Chapter 3.docx

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26 Apr 2012
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Chapter 3
Theories of Crime: Learning and Environment
Psychodynamic Theories:
Sigmund Freud (unconscious mind, defence mechanisms and various therapeutic
techniques)
Humans are thought to be inherently antisocial, driven by pleasure-seeking and
destructive impulses
Crime generally occurs when these (often unconscious) impulses are not adequately
controlled
References to 'inner drives,' 'traumatic situations,' and 'protecting defences' are
commonplace in psychodynamic explanations of crime
ID = present at birth and represents unconscious, primitive, and instinctual desires
Governed by pleasure principle: it seeks to immediate pleasure with little
consideration of the undesirable consequences that may result if an impulse is acted
upon
Ego = attempts to mediate between one's primal needs and society's demands
Guided by reality principle: its development coincides with the emergence of reality-
oriented thinking and it allows the id to function in socially acceptable ways by
suppressing the id's impulses until appropriate situations arise
Guided by the superego
Superego = represents the internalization of group standards, typically conveyed to the
child through parental care and discipline, and it acts as a moral regulator, tasked with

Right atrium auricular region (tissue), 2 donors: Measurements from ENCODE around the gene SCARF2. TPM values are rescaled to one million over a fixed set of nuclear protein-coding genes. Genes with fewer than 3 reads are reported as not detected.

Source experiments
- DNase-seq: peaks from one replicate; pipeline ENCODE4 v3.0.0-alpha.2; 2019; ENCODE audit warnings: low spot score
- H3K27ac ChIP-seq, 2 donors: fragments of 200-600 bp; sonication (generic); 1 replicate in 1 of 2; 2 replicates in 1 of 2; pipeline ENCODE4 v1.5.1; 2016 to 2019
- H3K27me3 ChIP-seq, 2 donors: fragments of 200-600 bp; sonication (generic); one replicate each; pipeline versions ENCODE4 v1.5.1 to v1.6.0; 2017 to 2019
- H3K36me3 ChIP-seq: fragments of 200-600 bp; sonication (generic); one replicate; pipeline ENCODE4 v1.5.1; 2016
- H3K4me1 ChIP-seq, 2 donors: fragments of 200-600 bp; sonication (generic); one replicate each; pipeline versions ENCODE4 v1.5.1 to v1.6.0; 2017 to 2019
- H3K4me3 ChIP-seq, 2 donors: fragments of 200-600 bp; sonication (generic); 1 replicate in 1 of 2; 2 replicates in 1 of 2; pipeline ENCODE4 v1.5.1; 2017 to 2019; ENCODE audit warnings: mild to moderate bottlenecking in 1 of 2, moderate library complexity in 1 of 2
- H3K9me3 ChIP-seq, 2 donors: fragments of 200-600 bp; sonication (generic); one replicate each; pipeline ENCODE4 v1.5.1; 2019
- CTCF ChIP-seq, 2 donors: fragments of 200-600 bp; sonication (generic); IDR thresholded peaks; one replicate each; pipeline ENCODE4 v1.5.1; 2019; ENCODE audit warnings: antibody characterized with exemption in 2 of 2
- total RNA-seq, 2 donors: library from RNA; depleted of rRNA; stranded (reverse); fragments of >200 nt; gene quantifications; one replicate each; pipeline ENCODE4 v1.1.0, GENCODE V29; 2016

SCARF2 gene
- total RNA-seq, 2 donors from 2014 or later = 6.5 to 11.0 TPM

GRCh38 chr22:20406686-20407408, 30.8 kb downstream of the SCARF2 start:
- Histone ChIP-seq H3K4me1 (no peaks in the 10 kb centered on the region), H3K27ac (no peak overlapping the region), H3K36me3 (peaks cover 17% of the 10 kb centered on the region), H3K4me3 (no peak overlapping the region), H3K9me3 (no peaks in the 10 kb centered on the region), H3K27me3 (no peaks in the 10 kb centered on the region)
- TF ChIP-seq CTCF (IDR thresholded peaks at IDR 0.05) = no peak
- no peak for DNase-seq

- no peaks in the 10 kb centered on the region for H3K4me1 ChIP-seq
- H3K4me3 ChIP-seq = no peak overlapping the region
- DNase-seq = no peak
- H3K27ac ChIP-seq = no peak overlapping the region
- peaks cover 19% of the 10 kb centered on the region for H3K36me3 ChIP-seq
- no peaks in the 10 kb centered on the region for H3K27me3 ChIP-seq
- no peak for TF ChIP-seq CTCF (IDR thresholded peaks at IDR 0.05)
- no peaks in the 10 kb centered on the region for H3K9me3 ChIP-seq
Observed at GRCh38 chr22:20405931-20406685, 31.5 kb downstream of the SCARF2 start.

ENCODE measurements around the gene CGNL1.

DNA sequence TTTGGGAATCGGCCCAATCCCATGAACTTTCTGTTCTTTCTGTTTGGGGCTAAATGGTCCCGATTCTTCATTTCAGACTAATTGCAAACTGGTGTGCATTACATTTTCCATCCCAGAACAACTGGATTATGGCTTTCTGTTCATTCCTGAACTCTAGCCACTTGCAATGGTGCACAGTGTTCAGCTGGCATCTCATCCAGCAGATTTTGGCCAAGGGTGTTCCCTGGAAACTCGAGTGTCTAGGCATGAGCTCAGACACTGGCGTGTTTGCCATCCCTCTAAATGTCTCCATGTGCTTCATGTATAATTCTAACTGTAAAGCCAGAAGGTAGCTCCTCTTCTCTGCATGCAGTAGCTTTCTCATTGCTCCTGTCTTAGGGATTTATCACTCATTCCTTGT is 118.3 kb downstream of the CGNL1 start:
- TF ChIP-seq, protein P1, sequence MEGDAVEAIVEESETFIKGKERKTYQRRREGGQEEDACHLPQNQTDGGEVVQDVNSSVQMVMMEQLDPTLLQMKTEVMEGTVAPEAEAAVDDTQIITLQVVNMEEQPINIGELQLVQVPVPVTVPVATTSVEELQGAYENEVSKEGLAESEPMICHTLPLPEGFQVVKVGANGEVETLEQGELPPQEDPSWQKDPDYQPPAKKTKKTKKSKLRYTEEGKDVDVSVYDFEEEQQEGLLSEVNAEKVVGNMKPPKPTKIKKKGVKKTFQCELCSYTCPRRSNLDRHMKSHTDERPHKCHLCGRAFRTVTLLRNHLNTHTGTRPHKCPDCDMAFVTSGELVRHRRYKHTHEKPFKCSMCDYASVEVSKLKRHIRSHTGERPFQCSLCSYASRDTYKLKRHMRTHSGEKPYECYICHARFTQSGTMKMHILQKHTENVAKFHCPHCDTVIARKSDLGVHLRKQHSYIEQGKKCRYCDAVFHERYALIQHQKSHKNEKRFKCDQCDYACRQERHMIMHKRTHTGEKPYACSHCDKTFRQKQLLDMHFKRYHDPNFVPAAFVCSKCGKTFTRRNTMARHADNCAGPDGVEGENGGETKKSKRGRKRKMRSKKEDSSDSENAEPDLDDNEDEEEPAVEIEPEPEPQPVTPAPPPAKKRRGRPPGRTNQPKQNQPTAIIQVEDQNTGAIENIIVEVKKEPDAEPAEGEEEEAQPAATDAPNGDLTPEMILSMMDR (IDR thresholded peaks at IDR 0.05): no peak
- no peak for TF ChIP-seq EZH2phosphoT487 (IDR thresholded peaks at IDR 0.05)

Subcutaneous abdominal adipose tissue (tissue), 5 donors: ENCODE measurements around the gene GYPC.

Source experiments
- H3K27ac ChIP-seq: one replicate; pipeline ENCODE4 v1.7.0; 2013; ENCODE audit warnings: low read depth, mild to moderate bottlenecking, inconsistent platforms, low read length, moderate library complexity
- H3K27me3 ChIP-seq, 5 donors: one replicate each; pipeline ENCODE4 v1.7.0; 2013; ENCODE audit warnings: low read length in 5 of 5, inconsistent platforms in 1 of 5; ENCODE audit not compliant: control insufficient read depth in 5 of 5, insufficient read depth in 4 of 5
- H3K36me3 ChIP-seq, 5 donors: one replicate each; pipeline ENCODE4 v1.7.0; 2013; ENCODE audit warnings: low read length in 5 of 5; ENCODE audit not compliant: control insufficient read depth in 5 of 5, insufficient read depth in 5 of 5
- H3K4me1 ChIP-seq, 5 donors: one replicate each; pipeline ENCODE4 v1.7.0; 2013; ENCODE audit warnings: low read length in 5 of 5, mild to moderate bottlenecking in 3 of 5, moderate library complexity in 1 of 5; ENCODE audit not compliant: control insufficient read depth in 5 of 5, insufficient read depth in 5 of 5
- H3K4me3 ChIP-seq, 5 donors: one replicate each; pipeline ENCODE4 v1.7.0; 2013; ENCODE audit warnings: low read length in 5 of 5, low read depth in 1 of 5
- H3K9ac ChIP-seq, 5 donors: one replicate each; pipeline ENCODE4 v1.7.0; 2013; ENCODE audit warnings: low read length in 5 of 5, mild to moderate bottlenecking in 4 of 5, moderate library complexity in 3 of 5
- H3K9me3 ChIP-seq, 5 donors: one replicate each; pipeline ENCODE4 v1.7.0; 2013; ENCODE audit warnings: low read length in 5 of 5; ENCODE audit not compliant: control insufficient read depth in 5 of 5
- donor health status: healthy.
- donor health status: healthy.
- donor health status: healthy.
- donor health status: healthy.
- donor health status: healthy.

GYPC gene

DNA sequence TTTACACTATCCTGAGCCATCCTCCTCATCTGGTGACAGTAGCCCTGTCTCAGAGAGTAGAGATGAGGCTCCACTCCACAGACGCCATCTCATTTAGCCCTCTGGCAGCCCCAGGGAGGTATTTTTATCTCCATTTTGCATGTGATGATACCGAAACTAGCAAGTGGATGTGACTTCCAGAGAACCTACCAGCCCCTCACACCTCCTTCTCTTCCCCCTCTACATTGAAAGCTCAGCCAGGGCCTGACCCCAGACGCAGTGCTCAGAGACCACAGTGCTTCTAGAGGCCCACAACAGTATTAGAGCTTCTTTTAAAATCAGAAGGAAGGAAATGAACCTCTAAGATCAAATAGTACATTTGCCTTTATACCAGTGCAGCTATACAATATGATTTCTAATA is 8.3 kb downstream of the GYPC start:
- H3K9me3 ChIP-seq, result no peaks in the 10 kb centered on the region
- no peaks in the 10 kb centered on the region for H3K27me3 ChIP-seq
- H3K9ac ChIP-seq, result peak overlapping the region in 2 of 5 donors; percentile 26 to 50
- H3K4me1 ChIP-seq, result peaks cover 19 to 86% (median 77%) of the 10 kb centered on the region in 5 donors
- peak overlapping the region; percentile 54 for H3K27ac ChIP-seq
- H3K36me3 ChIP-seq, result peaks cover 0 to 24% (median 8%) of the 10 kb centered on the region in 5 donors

the job of over-seeing the choices we make
Two sub-systems: conscience and ego-ideal
Freud and his five psychosexual stages (table on page 72)
Argued that difficulties resolving conflicts within any given stage can potentially result
in problems with personality development, which would be apparent in one's
behaviour
The individual who commits crime as a result of a harsh superego is sometimes referred to
as a neurotic criminal
Deviant identification = identification with a deviant role model (when someones parents
are deviant and they follow in their footsteps)
The superego plays an important role in the development of crime but does not provide
information about the actual causes of crime
Theory of maternal deprivation (Bowlby) how juvenile delinquency develops
Thought that for children to develop normally they needed constant maternal care,
otherwise many harmful and potentially irreversible long-term effects may occur and
therefore exhibit antisocial patterns of behaviour
This theory however did not stand to be true
Glueck and Glueck also touched based on this but concentrated more on 'mental
conflict,' 'tensions between repressed and forgotten emotional experiences and more
recent experiences,' and 'divergent instinctual energy propulsion's' in typical
psychoanalytic fashion
Proposed a tentative causal formula that they figured could be used to predict who
would become engaged in juvenile delinquency by drawing on their physical,
temperamental, attitudinal, psychological, and socio-cultural data they could make
accurate predictions, from a very young age, about the likelihood of children getting
involved in crime
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